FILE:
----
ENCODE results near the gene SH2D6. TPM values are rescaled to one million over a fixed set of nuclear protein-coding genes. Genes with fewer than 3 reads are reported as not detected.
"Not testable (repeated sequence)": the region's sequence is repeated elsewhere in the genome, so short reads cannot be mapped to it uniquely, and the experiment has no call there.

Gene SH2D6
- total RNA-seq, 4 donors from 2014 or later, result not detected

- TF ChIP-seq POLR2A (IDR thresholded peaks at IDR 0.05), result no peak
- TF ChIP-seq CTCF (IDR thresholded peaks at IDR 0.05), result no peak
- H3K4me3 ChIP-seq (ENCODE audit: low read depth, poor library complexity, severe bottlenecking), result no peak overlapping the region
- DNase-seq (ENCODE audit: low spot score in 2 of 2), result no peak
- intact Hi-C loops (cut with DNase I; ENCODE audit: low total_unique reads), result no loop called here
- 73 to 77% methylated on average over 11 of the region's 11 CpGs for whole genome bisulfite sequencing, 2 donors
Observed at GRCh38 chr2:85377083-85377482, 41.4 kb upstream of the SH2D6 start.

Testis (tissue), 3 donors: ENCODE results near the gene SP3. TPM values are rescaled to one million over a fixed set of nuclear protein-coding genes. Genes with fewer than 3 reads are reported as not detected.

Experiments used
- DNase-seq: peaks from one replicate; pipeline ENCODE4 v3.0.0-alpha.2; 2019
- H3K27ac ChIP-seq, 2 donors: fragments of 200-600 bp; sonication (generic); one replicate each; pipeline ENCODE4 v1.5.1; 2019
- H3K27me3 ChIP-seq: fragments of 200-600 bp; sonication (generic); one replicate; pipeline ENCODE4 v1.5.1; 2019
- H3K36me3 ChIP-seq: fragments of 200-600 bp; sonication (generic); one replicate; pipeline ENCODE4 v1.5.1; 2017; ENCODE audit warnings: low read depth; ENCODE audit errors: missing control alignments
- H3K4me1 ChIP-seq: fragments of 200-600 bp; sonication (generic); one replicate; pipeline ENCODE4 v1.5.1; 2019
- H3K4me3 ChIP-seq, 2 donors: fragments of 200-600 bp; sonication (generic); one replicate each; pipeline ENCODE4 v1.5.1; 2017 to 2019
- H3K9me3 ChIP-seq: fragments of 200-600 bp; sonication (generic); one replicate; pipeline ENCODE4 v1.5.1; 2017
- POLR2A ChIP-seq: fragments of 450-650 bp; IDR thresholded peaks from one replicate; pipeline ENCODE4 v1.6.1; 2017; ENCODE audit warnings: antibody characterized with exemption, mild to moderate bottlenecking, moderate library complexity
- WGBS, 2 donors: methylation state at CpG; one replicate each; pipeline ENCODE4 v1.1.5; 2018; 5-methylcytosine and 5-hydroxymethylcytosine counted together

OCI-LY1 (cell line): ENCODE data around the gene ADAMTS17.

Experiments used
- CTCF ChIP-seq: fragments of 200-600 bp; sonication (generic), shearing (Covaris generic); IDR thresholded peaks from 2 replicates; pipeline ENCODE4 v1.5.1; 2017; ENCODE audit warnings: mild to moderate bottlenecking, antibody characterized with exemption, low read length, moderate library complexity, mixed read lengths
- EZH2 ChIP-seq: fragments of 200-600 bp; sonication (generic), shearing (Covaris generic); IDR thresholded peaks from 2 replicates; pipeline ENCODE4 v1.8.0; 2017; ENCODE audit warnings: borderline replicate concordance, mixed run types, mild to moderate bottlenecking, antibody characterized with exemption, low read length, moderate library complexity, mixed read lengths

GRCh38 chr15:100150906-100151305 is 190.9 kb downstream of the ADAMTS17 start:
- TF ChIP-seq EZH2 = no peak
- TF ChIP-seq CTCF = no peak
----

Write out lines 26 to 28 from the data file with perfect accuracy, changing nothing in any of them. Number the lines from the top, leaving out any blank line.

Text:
- EZH2 ChIP-seq: fragments of 200-600 bp; sonication (generic), shearing (Covaris generic); IDR thresholded peaks from 2 replicates; pipeline ENCODE4 v1.8.0; 2017; ENCODE audit warnings: borderline replicate concordance, mixed run types, mild to moderate bottlenecking, antibody characterized with exemption, low read length, moderate library complexity, mixed read lengths

GRCh38 chr15:100150906-100151305 is 190.9 kb downstream of the ADAMTS17 start:
- TF ChIP-seq EZH2 = no peak